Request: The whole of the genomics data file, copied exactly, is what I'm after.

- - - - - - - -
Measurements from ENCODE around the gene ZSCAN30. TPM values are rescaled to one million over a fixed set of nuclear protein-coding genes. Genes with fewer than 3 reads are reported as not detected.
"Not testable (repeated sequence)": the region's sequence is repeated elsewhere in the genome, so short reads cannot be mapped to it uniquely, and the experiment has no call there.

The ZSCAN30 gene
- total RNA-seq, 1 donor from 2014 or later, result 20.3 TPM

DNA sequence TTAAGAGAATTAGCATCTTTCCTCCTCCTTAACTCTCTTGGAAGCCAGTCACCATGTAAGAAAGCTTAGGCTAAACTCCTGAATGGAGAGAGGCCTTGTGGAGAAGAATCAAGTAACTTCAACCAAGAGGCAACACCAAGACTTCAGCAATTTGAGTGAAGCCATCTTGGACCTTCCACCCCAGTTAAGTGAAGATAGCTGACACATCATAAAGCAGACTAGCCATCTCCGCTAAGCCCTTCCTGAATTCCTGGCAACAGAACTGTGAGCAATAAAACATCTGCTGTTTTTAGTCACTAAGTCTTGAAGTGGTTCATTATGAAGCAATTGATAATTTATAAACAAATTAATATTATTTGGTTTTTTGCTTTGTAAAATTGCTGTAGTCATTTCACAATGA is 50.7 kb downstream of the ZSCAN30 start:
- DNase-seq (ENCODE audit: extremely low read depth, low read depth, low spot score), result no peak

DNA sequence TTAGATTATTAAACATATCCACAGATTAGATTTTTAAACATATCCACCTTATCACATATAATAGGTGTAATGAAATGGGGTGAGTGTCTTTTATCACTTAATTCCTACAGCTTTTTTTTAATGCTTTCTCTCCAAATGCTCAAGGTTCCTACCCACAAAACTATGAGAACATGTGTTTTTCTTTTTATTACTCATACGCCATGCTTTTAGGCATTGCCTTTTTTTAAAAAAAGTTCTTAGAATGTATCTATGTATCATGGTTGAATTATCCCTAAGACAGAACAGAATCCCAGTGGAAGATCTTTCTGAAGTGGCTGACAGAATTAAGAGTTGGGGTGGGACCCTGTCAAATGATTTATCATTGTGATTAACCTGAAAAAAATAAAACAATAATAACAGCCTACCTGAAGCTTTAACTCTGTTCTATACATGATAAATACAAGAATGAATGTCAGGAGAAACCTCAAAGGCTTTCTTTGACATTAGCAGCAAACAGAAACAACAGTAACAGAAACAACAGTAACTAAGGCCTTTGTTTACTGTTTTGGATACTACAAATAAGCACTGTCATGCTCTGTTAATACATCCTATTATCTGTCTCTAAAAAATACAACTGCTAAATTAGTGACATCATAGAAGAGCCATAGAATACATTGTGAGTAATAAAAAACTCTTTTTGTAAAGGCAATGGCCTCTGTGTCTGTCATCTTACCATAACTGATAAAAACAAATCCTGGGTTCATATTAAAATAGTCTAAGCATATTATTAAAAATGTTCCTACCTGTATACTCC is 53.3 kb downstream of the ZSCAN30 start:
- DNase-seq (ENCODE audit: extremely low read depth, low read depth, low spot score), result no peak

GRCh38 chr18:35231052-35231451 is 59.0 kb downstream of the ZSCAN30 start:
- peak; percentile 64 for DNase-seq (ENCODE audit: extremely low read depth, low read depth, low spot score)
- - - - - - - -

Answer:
Measurements from ENCODE around the gene ZSCAN30. TPM values are rescaled to one million over a fixed set of nuclear protein-coding genes. Genes with fewer than 3 reads are reported as not detected.
"Not testable (repeated sequence)": the region's sequence is repeated elsewhere in the genome, so short reads cannot be mapped to it uniquely, and the experiment has no call there.

The ZSCAN30 gene
- total RNA-seq, 1 donor from 2014 or later, result 20.3 TPM

DNA sequence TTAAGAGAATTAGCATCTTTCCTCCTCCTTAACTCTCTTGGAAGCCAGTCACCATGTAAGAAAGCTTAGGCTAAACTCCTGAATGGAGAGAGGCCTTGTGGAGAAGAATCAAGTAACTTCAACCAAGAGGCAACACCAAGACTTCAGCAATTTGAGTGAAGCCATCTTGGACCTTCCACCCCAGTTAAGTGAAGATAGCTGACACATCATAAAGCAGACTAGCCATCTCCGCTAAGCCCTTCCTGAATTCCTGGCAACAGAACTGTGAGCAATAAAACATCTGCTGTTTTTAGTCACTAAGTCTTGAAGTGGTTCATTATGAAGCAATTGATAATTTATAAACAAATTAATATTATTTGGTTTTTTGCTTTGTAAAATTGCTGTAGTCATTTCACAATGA is 50.7 kb downstream of the ZSCAN30 start:
- DNase-seq (ENCODE audit: extremely low read depth, low read depth, low spot score), result no peak

DNA sequence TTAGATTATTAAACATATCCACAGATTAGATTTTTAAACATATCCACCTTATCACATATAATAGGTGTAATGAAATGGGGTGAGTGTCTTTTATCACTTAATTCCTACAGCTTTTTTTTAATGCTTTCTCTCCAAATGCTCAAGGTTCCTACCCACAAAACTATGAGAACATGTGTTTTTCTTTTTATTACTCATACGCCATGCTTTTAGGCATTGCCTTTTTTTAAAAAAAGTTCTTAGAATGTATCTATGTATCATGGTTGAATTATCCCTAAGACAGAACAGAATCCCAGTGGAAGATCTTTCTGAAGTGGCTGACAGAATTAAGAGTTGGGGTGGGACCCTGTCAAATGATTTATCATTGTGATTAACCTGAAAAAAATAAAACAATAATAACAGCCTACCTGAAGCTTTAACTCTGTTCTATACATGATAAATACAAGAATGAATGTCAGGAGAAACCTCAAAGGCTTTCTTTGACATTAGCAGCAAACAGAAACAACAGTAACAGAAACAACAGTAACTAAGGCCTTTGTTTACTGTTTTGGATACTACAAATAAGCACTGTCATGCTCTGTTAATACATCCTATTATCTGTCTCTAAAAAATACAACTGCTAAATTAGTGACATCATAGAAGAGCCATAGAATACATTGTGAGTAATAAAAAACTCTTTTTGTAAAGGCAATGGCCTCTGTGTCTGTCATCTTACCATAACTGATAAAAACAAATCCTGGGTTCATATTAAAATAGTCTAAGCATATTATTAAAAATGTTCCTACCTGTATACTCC is 53.3 kb downstream of the ZSCAN30 start:
- DNase-seq (ENCODE audit: extremely low read depth, low read depth, low spot score), result no peak

GRCh38 chr18:35231052-35231451 is 59.0 kb downstream of the ZSCAN30 start:
- peak; percentile 64 for DNase-seq (ENCODE audit: extremely low read depth, low read depth, low spot score)